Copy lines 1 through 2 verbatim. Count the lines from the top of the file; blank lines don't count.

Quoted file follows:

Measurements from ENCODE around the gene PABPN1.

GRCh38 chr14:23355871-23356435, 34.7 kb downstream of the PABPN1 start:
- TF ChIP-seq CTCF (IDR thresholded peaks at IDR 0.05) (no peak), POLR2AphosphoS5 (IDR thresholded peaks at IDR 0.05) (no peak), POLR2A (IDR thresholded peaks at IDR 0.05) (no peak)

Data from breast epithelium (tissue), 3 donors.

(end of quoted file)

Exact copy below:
Measurements from ENCODE around the gene PABPN1.

GRCh38 chr14:23355871-23356435, 34.7 kb downstream of the PABPN1 start: